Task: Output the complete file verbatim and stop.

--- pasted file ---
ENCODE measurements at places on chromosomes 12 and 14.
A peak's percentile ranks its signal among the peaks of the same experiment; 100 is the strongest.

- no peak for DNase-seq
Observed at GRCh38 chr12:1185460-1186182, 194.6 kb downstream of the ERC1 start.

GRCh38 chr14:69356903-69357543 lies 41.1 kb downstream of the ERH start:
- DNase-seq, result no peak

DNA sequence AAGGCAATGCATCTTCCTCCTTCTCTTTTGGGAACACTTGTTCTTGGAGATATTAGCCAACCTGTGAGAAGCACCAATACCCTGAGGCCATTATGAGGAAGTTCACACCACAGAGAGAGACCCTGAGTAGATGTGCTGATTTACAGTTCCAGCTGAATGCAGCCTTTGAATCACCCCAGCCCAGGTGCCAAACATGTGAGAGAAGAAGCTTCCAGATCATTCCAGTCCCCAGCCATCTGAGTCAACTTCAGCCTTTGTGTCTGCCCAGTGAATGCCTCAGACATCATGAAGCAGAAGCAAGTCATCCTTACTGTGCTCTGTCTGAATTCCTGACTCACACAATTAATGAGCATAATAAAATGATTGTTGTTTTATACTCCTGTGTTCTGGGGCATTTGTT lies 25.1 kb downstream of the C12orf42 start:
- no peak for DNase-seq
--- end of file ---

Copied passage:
ENCODE measurements at places on chromosomes 12 and 14.
A peak's percentile ranks its signal among the peaks of the same experiment; 100 is the strongest.

- no peak for DNase-seq
Observed at GRCh38 chr12:1185460-1186182, 194.6 kb downstream of the ERC1 start.

GRCh38 chr14:69356903-69357543 lies 41.1 kb downstream of the ERH start:
- DNase-seq, result no peak

DNA sequence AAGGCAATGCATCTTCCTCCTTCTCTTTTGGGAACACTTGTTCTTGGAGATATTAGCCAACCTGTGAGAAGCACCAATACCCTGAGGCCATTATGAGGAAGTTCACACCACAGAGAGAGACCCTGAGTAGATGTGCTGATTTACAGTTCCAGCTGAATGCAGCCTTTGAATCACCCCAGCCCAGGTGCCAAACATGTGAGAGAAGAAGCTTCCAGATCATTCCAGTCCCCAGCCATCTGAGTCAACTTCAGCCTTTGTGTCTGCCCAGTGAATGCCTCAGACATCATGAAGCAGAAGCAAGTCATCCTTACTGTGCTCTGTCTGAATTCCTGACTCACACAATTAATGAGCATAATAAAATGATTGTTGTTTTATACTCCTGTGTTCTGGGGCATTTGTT lies 25.1 kb downstream of the C12orf42 start:
- no peak for DNase-seq